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Vatican: Council of Cardinals undertaking 'in-depth' reform

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Vatican City

As the pope meets for the second time this week with eight cardinals he has appointed to help him reform the church's central bureaucracy, the Vatican said Tuesday the objective is not small changes but wide revisions.

The work of the group, known formally as the Council of Cardinals, "requires going in depth ... to really go in depth," said Vatican spokesman Jesuit Fr. Federico Lombardi at a press briefing.

"Their idea and their objective is not to make small changes ... but a consistent and in-depth revision" of the papal document, known as an apostolic constitution, which governs the functions of Vatican bureaucracy, Lombardi said.

"We can even speak about a new apostolic constitution for the Curia," he said.

The cardinals' group is meeting Tuesday through Thursday at the Vatican. The group, which includes prelates from six of the seven continents, met for the first time Oct. 1-3. The lone American in the group is Boston's Cardinal Sean O'Malley. Honduran Cardinal Óscar Rodríguez Maradiaga serves as its coordinator.

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Pope Francis announced the formation of the consultative body in April, saying it was meant to "study a project of revision" of the Vatican's bureaucracy.

In his apostolic exhortation Evangelii Gaudium ("The Joy of the Gospel"), released last week, Francis cited the Second Vatican Council's call for a "continual reformation" of the church "in so far as she is a human institution here on earth."

"What I am trying to express here has a programmatic significance and important consequences," he wrote in the document.

Though Francis didn't lay out a comprehensive blueprint for reform in Evangelii Gaudium, he presented some specific examples, such as calling for a "conversion of the papacy" and "a sound decentralization." He also suggested that bishops' conferences ought to be given "a juridical status ... including genuine doctrinal authority."

While the October meetings were held behind closed doors -- the cardinals reportedly agreed jointly to keep all discussions private -- knowledgeable sources told NCR afterward that key considerations revolved around how to reform the Vatican bureaucracy to be more efficient, more representative of the world's population, and to more substantively include laypeople.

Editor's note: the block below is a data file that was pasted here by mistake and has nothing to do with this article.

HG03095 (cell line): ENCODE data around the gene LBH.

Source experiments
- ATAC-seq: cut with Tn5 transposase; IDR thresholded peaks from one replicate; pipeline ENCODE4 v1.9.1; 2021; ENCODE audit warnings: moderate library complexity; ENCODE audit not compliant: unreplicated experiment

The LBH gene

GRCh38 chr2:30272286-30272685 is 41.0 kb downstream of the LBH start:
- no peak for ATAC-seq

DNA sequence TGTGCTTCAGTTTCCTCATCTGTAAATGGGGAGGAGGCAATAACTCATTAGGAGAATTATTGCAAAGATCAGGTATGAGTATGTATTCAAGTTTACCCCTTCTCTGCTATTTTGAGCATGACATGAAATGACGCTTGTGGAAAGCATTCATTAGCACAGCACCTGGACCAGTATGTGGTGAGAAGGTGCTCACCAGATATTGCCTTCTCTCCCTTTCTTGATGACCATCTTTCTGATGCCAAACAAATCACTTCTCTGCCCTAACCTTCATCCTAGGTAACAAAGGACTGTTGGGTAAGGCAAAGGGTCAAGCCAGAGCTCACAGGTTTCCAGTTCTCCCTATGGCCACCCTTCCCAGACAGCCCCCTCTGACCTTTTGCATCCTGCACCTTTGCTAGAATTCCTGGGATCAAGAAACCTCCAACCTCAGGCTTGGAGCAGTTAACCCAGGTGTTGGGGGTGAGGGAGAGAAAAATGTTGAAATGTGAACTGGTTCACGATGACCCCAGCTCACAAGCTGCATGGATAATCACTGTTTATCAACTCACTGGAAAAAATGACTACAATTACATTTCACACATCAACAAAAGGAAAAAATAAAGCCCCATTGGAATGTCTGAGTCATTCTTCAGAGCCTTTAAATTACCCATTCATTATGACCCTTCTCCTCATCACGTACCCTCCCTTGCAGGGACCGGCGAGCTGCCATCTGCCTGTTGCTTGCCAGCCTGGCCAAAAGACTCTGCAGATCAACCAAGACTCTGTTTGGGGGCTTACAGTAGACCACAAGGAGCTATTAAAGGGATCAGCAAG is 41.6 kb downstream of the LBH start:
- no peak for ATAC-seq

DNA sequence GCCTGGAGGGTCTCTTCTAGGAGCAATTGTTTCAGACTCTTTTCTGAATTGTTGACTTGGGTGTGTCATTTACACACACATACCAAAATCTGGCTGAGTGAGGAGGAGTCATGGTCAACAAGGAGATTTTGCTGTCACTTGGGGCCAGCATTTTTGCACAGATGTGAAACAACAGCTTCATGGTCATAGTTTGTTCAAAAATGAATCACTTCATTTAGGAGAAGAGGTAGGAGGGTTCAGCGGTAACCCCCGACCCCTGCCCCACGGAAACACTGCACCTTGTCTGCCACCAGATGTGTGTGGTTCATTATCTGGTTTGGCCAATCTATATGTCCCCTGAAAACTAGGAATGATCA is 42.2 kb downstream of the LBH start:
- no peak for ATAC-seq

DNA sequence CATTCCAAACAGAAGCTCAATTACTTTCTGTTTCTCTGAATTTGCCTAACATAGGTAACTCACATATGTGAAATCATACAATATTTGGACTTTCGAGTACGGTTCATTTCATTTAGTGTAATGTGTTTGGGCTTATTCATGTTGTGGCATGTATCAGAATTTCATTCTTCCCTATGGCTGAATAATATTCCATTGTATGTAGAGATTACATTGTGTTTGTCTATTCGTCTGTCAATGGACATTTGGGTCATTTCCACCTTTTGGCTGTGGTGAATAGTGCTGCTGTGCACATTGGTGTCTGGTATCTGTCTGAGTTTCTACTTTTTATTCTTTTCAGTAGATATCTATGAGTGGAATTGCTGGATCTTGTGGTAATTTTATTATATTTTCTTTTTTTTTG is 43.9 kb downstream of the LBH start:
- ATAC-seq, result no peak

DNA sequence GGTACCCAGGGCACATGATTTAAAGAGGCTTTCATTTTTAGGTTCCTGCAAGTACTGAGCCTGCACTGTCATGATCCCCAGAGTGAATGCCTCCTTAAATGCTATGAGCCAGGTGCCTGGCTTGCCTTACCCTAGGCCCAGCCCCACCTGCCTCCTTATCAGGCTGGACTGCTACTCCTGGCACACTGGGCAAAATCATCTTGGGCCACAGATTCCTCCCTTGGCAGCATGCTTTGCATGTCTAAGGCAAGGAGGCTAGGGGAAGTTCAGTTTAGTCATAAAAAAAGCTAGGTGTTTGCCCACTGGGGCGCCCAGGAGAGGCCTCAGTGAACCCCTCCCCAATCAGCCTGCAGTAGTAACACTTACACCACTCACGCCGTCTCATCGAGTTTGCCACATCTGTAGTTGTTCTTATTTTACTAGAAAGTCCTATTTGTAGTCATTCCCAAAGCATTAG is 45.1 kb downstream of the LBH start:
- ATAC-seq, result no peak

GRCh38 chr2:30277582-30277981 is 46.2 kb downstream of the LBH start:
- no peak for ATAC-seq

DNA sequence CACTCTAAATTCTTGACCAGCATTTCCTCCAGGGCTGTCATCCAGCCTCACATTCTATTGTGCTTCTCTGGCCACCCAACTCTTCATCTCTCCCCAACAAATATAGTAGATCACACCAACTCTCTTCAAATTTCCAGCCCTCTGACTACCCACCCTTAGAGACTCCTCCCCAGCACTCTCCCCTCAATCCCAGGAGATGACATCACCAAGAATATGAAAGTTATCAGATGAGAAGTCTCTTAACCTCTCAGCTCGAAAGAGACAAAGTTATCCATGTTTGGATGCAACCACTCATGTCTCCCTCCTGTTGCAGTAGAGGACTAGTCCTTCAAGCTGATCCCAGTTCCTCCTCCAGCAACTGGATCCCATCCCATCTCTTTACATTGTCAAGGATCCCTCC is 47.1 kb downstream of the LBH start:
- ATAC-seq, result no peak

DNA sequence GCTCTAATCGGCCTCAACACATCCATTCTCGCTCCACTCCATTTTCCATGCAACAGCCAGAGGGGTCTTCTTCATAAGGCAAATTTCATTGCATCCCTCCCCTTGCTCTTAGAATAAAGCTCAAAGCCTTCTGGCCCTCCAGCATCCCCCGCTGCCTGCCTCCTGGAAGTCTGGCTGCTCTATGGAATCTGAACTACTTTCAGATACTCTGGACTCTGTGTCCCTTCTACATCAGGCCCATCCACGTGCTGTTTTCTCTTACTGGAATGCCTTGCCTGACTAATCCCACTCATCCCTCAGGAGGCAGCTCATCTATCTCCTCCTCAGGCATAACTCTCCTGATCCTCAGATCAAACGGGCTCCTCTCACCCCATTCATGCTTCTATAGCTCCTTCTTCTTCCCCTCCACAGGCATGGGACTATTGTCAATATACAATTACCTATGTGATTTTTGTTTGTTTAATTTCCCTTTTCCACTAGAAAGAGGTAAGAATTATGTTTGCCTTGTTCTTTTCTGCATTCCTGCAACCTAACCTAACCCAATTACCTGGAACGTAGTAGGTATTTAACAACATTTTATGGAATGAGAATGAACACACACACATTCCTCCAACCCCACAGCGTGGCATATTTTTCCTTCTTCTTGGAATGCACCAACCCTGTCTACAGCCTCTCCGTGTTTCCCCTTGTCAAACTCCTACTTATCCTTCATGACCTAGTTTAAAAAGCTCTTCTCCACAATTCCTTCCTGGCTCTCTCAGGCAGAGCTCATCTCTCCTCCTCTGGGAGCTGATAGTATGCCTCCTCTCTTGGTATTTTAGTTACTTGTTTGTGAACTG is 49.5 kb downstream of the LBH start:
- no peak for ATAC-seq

Lombardi said Tuesday the cardinals started their meeting this time around by "immediately" addressing the work of specific offices of the Vatican's bureaucracy, known as the Roman Curia.

The cardinals began by discussing the functions of the Vatican office that handles the liturgical practices of Catholics around the world, known as the Congregation for Divine Worship and the Discipline of the Sacraments, Lombardi said.

The cardinals did not discuss the functions of that congregation for a specific reason but because they plan to evaluate each of the Vatican's offices "one by one," Lombardi said.

"You have to start from somewhere," the spokesman said. "They are just starting with one dicastery so we can carry on one by one with all of them."

As to what updates Catholics can expect on the progress of the cardinals' group in evaluating the Vatican's functions, both the spokesman and some of the cardinals have been unclear.

Rodríguez, the archbishop of the Honduran capital of Tegucigalpa, put it this way in a November interview with that the Italian newspaper La Repubblica: "We'll see. Nothing's decided."

In that interview, the Honduran also said his group was considering how to merge several of the Vatican's offices and is considering also a new congregation for the laity.

While there is currently a Pontifical Council for the Laity, making such an office a congregation would give it a higher standing in the Vatican bureaucracy, making it equal to the offices like those responsible for enforcing church doctrine or selecting bishops around the world.

During the three days of the December gathering, the eight cardinals are staying in rooms at the Vatican's Santa Marta hotel, where the pope lives, and are meeting in a room near the hotel's chapel, Lombardi said Tuesday.

They are celebrating Mass each morning with the pope and are working for about three hours each morning and afternoon, Lombardi said.

The Vatican has said the third meeting of the group will come Feb. 17-18 in Rome followed by an as-yet-unscheduled meeting of the full body of the approximately 200 cardinals around the world.

On Tuesday, Lombardi said he expects the eight cardinals' group might give some sort of report on their work to the full body of cardinals then.

"I imagine that after a third meeting of the eight cardinals, it will be possible maybe to have certain elements ... that the pope might use or might present to the consistory and to the bishops at large," Lombardi said. "But I don't really think that there will be a conclusion that will be presented."

"It will take time, and we don't have to rush, especially when talking about the reflection which is so broad and so vast because of the different dicasteries that will be tackled," he said.

February will also see Pope Francis' first naming of new cardinals. He is to host a consistory -- a formal ceremony for the creation of new cardinals -- on Feb. 22, the Feast of the Chair of St. Peter.

As the pontiff has not yet said whom he has chosen to join the ranks of the group that votes for the next pope, it also seems possible he may call upon the eight cardinals' group this week for advice on whom to choose.

[Joshua J. McElwee is NCR national correspondent. His email address is jmcelwee@ncronline.org. Follow him on Twitter: @joshjmac.]

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